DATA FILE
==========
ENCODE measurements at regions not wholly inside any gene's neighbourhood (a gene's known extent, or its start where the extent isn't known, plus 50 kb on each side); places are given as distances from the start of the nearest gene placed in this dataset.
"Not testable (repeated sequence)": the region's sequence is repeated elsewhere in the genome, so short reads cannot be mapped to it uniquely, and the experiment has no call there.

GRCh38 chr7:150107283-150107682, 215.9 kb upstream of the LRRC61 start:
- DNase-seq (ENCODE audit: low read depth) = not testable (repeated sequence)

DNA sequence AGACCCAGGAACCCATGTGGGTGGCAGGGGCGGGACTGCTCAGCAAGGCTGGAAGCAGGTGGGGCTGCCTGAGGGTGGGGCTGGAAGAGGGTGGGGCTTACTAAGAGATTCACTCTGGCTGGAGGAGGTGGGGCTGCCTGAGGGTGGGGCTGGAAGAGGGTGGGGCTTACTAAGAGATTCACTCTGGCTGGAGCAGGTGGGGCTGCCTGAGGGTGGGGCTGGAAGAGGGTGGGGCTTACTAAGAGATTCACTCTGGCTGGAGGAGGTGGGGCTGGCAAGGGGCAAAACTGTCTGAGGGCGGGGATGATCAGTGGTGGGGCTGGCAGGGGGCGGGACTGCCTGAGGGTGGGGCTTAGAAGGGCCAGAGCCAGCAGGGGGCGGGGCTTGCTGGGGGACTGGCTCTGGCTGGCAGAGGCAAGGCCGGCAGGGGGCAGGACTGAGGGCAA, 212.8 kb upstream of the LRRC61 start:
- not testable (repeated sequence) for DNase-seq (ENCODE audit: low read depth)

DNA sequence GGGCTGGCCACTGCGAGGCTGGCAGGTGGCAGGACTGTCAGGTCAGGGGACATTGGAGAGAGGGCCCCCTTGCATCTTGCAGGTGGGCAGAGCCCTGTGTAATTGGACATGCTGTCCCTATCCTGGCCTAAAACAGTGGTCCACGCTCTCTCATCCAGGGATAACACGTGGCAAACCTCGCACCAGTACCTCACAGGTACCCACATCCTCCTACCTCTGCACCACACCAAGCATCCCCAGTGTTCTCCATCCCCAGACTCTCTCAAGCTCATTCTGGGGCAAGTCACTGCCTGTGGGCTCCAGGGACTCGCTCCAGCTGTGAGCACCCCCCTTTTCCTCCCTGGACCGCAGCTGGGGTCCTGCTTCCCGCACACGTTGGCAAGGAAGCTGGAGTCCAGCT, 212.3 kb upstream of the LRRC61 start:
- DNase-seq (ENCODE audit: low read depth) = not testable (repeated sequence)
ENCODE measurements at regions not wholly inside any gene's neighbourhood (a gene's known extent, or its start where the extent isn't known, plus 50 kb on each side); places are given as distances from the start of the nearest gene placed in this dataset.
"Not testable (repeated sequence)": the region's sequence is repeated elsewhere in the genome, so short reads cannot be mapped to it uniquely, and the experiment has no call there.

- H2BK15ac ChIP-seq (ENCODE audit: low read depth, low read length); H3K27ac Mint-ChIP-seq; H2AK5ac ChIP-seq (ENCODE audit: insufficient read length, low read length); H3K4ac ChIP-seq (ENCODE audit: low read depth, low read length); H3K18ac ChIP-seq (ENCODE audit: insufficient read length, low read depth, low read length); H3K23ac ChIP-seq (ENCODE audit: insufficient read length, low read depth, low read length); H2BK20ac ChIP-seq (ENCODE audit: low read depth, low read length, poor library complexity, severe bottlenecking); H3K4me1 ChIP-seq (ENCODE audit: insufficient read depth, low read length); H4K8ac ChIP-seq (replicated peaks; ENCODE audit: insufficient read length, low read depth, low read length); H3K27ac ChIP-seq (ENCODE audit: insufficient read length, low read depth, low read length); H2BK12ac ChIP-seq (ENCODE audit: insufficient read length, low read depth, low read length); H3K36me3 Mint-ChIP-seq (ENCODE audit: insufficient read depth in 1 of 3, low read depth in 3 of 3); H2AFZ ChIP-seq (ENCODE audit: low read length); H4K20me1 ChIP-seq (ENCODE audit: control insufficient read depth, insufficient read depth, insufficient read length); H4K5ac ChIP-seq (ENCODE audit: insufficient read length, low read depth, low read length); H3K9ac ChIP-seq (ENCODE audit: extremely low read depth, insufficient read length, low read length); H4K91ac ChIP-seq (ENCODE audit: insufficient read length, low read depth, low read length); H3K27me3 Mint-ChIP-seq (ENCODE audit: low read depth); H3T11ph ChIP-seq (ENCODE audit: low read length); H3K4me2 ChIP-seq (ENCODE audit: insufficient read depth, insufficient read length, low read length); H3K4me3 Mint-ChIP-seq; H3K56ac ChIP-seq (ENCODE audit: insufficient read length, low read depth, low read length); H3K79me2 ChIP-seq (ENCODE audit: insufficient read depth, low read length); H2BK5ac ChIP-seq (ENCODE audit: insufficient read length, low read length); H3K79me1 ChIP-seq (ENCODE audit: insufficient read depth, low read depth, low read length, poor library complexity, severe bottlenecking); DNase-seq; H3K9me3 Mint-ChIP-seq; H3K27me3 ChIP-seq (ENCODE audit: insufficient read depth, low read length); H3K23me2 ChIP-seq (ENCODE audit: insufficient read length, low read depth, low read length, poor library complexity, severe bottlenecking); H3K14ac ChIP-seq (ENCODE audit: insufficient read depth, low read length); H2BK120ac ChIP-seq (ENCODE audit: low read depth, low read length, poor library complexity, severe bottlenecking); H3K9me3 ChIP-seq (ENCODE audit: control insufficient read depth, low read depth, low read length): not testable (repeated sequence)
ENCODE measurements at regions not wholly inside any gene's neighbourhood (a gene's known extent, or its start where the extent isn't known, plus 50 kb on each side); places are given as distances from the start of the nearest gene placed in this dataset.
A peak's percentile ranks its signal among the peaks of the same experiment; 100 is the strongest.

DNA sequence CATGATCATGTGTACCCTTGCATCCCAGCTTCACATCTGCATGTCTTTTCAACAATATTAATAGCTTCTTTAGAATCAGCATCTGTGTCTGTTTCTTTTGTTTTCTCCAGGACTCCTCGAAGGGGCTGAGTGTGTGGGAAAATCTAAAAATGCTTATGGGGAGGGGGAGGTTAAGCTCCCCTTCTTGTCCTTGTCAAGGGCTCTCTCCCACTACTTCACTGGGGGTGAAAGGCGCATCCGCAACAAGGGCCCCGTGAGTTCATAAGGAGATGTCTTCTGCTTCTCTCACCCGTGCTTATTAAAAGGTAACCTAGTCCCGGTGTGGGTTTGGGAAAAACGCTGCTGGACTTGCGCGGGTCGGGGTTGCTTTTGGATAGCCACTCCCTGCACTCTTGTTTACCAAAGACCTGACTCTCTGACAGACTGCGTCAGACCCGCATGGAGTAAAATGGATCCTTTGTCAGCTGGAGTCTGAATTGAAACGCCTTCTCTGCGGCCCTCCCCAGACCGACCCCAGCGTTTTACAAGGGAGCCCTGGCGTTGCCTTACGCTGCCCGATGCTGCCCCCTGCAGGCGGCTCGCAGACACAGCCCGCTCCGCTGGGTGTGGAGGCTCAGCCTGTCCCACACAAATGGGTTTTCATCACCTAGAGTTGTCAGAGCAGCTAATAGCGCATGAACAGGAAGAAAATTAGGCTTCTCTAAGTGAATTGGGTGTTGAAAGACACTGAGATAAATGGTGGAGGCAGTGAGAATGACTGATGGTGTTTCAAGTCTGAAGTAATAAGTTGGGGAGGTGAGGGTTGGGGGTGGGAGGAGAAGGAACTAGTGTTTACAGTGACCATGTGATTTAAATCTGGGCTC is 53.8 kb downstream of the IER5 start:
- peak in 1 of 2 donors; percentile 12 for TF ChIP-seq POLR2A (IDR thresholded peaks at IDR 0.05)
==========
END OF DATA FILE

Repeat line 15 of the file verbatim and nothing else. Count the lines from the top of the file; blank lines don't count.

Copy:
- peak in 1 of 2 donors; percentile 12 for TF ChIP-seq POLR2A (IDR thresholded peaks at IDR 0.05)